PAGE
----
Seattle Seahawks safety Earl Thomas wrote a deeply personal essay today for The Players' Tribune and it should make every single owner, front office executive, and league official feel like garbage. Thomas, the last remaining member of Seattle's vaunted Legion of Boom, is 29 years old and in the last year of his contract. He is holding out because he wants an extension. He wants security. And he wants to finish his career as a Seahawk. Barring that, he is pleading, pleading with Seattle to trade him.
Thomas wrote the essay because the same thing that always happens when an NFL player holds out is happening to him. He's being labelled as selfish and greedy, and accused of putting the team in a bad position. The Seahawks—a franchise which Paul Allen bought for $194 million and which Forbes valued at $2.4 billion last year—have been put in a bad position because a guy who risks his health every weekend and is one of the best players at his position is greedy for wanting a commitment from the organization that approaches his own commitment to the team. The NFL is the only environment in which that preceding sentence makes any sense, and it is embarrassing that it does.
The NFL operates under a salary cap and non-guaranteed contracts. Even clauses that are referred to as "guarantees" are not actually guaranteed. We've all gotten used to the annual free agency ritual where we marvel at absurd contracts both in terms of length and dollar amounts that in reality are little more than one-year deals that may continue past that initial year at the team's discretion. If a player has a down year, gets hurt, or because he looked at the strength and conditioning coach sideway, the team can cut him and that player gets nothing. Maybe he even gets labelled soft, or a bad seed for good measure on his way out.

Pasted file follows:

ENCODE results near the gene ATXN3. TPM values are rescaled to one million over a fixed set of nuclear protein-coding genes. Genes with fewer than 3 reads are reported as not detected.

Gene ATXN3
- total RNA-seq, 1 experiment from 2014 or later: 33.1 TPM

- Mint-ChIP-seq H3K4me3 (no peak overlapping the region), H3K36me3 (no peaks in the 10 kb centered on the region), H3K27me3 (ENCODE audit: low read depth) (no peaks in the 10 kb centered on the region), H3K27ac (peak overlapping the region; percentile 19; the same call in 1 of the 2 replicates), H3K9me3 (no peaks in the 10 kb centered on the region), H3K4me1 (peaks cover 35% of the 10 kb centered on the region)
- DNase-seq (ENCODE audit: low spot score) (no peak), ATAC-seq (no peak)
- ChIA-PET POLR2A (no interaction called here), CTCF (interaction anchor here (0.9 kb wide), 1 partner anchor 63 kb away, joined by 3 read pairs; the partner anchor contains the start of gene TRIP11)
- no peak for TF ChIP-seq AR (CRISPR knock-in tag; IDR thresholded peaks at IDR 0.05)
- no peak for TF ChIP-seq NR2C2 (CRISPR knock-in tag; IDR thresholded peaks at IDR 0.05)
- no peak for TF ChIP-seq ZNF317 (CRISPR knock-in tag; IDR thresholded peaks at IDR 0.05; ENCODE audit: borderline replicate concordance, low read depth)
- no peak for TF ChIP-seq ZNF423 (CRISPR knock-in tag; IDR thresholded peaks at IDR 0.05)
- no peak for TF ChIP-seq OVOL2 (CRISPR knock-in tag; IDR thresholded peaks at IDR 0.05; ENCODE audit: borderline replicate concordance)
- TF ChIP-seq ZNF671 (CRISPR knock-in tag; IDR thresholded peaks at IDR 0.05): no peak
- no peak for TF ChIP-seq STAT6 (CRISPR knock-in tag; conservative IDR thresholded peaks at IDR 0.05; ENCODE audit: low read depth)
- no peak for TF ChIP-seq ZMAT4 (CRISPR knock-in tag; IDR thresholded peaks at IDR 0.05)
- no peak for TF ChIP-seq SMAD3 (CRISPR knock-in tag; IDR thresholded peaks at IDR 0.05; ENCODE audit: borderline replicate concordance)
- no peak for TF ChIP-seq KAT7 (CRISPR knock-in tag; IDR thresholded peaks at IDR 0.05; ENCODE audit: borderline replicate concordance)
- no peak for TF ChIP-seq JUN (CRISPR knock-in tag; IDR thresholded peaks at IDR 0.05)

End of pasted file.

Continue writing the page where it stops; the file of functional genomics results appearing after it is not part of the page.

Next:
Thomas knows this, and does not want that to be the way things go down for him. He bends over backwards to say how much he wants to play for Seattle, how much he wants to work his ass off for the Seahawks, but it's got to be a two-way street. So he explains in crystal clear simplicity that he wants to be paid his worth and he wants the team to reciprocate the loyalty he's shown by extending his contract and giving him the security he deserves.
The past few weeks, I’ve had a bunch of guys reach out to me to offer their support, and to just talk about their experiences of being in my situation. One of them was Eric Weddle. He was dominant for the Chargers for nine seasons — and then everything went south. When he asked the team to make a commitment, they treated him like he was being selfish. All he wanted was the opportunity to finish his career where he started it. After a decade of grind, he just wanted some security. How is that selfish?
I don’t know, man. I just don’t.
I’m really grateful to the players and fans who have offered their support — because without that, this process, it leaves you feeling alone. Honestly, I think one of the reasons that teams treat players like they do is because they can get away with it. They’re good at placing blame on the player who’s sitting out, by making the entire process become very public and very negative toward their reputation. It’s like — I have no way of even knowing what they might be telling the press or my teammates about me. And for someone like myself, who doesn’t usually talk … that makes you feel kind of helpless.
This is dead-on. Teams absolutely treat players like fungible assets because they can, and everyone—including fans and media—is complicit. When you start talking about your favorite team like you are the GM and you need to cut cap space, you are accepting and perpetuating a fiction that running a football team is too expensive for a billionaire. You are criticizing the player(s) you watch every weekend, in furtherance of a dude's bank account which does not need your assistance.
When media members parrot team talking points like Mike Sando, ESPN.com up there did, it funnels down to fans and it creates this environment where Earl Thomas has to write something to point out that, actually, I am risking my body, voluntarily, for this team and it would be super cool if the team could acknowledge that and not make me feel like I'm a piece of shit for wanting to be adequately compensated for it.
One of the premier players in the league laid himself bare to say that not only do NFL teams and owners fully dehumanize their employees, but they make the players look like the bad guys for pointing it out. If anyone sitting in an owner's box had an ounce of shame, they'd feel humiliated. But I guarantee you they don't.